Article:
The first half of the nineteenth century brought two major revolutions, the British Industrial Revolution and the French political revolution, which devastatingly heralded the modern world.
In Newfoundland, an important strategic outpost island within the powerful British Empire, the period brought the start of religious, educational and class identifications and divisions, particularly in the capital, St. John’s, writes Dr. Phillip McCann, professor emeritus, Faculty of Education at Memorial.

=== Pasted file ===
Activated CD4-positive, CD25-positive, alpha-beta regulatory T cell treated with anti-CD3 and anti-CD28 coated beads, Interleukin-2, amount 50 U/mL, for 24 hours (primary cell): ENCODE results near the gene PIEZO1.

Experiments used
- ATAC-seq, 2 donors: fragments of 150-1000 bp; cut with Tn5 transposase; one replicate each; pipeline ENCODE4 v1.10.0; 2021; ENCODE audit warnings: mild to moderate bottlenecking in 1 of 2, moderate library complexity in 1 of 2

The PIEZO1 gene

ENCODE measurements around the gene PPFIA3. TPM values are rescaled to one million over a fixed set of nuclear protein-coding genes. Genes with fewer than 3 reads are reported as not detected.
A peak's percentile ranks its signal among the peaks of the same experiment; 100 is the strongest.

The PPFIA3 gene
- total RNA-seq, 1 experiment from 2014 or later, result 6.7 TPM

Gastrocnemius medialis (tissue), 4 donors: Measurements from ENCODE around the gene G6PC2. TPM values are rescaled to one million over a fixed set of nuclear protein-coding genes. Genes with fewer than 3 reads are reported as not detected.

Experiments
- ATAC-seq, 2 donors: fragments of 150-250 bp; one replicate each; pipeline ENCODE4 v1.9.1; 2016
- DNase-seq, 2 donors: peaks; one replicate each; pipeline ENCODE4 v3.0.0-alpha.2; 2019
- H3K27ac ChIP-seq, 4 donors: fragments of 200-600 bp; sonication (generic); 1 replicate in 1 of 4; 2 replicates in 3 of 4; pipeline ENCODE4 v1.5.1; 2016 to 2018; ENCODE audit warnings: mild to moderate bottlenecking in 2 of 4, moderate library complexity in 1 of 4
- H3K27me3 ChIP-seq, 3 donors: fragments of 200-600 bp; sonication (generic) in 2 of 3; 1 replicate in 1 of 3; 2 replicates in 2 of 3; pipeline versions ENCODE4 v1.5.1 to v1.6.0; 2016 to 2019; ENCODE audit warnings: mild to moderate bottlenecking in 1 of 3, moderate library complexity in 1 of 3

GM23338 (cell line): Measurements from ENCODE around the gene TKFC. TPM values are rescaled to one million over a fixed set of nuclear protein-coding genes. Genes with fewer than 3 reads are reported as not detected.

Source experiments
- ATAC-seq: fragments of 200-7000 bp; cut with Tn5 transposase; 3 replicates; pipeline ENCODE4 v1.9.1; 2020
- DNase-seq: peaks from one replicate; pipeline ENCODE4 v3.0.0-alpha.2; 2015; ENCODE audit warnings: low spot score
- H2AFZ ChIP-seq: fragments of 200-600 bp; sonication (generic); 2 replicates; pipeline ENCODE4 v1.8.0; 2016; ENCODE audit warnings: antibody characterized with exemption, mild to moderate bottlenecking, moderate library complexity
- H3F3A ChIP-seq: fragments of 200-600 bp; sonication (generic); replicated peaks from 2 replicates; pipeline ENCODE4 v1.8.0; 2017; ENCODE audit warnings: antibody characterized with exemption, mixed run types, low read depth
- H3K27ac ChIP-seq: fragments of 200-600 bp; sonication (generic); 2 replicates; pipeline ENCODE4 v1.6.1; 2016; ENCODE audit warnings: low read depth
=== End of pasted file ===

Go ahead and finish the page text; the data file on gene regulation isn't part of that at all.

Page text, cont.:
It also marked the beginning of the growth of a popular culture: citizens of St. John’s enjoyed amateur and professional theatre, on par with that in London, as well as horse-racing, the Regatta, circuses, concerts and exhibitions of art and natural history, opening the eyes of residents to worlds they would never have experienced.
Overall, argues the historian, the years 1800-55 can be seen as a crucible in which Newfoundland society and identity was born.
Dr. McCann is a Fellow of the Royal Historical Society and is author of numerous articles and books concerning the history of education in Newfoundland and Labrador.